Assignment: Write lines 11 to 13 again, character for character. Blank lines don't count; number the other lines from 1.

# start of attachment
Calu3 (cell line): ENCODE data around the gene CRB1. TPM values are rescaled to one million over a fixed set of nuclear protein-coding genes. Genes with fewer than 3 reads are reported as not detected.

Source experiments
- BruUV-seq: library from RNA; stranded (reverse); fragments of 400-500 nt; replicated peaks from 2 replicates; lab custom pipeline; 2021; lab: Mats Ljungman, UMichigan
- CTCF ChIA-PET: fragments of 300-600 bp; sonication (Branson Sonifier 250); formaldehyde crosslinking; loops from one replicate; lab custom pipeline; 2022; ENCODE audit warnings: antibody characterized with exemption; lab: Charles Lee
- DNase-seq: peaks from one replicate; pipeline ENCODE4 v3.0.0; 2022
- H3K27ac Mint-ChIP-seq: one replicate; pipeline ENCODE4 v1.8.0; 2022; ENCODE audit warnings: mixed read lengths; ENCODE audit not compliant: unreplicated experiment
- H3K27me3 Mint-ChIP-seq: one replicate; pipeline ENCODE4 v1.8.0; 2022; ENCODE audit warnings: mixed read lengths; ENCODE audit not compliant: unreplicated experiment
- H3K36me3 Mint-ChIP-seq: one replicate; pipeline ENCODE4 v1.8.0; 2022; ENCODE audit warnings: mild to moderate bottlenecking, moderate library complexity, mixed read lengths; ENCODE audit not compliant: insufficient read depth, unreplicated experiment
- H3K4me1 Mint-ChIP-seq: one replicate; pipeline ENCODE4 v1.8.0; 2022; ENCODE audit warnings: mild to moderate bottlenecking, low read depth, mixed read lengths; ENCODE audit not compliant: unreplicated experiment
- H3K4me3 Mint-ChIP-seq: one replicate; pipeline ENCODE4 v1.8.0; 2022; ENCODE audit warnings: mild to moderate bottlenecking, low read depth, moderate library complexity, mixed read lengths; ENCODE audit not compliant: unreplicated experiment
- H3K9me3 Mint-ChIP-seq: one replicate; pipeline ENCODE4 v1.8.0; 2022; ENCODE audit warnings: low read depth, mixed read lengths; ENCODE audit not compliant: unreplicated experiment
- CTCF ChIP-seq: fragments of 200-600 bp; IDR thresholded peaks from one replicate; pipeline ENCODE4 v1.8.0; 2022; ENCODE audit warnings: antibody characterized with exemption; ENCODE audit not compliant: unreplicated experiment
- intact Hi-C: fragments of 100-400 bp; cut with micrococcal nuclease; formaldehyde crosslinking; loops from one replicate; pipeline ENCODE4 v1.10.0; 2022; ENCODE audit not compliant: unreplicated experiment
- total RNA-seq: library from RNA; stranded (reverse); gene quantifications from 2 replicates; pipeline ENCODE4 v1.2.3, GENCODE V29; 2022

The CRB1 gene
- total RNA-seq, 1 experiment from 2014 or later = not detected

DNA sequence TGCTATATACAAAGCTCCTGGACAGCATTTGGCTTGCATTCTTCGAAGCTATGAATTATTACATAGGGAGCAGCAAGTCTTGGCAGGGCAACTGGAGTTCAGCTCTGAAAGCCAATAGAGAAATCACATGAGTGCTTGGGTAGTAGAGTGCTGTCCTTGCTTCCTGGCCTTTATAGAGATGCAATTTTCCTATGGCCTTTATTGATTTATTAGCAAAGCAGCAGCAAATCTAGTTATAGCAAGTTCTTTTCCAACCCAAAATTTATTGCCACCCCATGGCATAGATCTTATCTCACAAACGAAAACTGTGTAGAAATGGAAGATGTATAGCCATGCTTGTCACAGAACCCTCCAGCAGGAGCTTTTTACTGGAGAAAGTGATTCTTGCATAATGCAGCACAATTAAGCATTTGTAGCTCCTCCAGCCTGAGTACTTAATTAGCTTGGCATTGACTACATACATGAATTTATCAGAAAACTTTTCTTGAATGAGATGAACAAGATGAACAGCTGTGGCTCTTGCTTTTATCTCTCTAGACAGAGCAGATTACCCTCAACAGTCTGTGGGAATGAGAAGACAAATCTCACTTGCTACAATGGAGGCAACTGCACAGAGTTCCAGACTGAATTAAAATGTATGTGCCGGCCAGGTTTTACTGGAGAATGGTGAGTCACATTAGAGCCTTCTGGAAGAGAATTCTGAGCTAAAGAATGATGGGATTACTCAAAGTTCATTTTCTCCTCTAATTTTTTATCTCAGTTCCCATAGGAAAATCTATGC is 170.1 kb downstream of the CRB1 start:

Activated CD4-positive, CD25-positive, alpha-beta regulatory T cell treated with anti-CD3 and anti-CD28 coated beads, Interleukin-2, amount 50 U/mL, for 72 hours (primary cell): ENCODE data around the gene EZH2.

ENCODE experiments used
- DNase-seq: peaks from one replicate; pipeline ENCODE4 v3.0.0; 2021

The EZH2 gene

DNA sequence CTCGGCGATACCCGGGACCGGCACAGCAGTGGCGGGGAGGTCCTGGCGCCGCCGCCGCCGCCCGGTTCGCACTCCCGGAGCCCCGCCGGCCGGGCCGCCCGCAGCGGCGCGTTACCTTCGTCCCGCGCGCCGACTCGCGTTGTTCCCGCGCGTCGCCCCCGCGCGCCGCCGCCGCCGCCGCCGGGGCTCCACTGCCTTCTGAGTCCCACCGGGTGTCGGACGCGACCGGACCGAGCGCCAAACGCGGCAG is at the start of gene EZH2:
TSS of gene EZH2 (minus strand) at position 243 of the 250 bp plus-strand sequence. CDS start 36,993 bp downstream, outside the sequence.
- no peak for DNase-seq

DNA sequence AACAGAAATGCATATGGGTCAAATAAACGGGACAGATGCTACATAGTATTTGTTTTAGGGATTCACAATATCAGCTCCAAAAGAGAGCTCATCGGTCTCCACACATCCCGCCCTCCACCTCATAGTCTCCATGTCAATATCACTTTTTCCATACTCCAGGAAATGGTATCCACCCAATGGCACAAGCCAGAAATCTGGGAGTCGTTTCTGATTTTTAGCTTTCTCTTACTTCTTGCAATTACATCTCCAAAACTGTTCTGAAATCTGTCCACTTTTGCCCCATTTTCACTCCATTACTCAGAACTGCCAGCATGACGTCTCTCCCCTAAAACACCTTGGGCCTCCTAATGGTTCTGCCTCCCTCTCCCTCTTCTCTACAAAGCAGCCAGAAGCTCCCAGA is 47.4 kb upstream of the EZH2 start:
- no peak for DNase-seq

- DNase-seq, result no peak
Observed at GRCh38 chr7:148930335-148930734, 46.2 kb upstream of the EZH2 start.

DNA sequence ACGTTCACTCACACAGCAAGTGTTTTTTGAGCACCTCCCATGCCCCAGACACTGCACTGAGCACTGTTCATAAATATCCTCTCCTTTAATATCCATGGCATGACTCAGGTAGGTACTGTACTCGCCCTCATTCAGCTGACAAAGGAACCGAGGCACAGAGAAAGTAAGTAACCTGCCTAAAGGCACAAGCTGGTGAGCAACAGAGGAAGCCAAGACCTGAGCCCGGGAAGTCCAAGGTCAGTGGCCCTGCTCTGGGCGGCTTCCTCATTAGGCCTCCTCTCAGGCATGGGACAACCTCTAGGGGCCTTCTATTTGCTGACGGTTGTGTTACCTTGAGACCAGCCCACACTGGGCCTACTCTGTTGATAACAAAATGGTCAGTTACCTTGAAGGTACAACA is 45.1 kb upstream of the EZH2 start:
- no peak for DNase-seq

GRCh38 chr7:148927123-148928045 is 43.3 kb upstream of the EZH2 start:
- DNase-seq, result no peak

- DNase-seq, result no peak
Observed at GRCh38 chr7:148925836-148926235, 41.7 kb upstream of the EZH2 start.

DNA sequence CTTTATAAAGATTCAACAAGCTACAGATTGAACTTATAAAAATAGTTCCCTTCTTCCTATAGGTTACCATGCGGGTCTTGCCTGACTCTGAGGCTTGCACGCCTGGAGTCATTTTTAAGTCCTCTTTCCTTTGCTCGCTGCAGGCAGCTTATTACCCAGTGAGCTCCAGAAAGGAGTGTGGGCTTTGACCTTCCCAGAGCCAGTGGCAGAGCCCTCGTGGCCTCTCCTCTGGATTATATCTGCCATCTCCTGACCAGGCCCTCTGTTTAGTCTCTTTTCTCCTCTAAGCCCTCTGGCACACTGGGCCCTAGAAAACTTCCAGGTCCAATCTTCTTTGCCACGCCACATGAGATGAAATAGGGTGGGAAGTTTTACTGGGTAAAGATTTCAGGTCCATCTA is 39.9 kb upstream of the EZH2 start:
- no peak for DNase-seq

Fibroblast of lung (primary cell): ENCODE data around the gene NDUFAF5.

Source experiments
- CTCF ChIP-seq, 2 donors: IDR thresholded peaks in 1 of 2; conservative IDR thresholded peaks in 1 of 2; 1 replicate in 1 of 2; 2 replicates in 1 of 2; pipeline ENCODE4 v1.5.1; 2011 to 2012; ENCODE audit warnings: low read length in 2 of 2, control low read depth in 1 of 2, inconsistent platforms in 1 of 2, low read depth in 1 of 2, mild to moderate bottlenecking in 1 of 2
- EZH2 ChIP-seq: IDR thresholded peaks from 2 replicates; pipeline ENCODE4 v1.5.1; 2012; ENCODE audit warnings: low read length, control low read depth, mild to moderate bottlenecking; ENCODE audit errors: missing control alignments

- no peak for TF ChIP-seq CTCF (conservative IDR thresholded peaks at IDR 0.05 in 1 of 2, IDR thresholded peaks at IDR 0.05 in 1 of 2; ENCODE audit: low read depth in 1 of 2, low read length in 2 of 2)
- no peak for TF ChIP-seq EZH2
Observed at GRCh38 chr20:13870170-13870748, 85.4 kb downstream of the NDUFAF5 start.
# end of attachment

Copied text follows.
- H3K9me3 Mint-ChIP-seq: one replicate; pipeline ENCODE4 v1.8.0; 2022; ENCODE audit warnings: low read depth, mixed read lengths; ENCODE audit not compliant: unreplicated experiment
- CTCF ChIP-seq: fragments of 200-600 bp; IDR thresholded peaks from one replicate; pipeline ENCODE4 v1.8.0; 2022; ENCODE audit warnings: antibody characterized with exemption; ENCODE audit not compliant: unreplicated experiment
- intact Hi-C: fragments of 100-400 bp; cut with micrococcal nuclease; formaldehyde crosslinking; loops from one replicate; pipeline ENCODE4 v1.10.0; 2022; ENCODE audit not compliant: unreplicated experiment